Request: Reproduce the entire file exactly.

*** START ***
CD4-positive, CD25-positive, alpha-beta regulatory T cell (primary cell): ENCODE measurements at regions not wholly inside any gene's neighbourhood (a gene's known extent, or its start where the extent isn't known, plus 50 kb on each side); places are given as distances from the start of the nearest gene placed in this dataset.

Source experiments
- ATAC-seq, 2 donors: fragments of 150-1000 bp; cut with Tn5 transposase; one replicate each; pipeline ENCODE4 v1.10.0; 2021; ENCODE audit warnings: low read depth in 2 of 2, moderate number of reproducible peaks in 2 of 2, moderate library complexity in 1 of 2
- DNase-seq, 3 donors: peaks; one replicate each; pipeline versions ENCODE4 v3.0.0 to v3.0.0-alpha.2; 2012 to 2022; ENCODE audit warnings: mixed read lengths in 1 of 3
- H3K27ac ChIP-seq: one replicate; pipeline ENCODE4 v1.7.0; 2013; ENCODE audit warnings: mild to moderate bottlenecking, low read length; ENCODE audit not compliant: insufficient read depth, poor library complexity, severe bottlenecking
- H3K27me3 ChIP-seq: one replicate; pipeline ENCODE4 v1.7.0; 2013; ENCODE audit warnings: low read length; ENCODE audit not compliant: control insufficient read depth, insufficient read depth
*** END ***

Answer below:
CD4-positive, CD25-positive, alpha-beta regulatory T cell (primary cell): ENCODE measurements at regions not wholly inside any gene's neighbourhood (a gene's known extent, or its start where the extent isn't known, plus 50 kb on each side); places are given as distances from the start of the nearest gene placed in this dataset.

Source experiments
- ATAC-seq, 2 donors: fragments of 150-1000 bp; cut with Tn5 transposase; one replicate each; pipeline ENCODE4 v1.10.0; 2021; ENCODE audit warnings: low read depth in 2 of 2, moderate number of reproducible peaks in 2 of 2, moderate library complexity in 1 of 2
- DNase-seq, 3 donors: peaks; one replicate each; pipeline versions ENCODE4 v3.0.0 to v3.0.0-alpha.2; 2012 to 2022; ENCODE audit warnings: mixed read lengths in 1 of 3
- H3K27ac ChIP-seq: one replicate; pipeline ENCODE4 v1.7.0; 2013; ENCODE audit warnings: mild to moderate bottlenecking, low read length; ENCODE audit not compliant: insufficient read depth, poor library complexity, severe bottlenecking
- H3K27me3 ChIP-seq: one replicate; pipeline ENCODE4 v1.7.0; 2013; ENCODE audit warnings: low read length; ENCODE audit not compliant: control insufficient read depth, insufficient read depth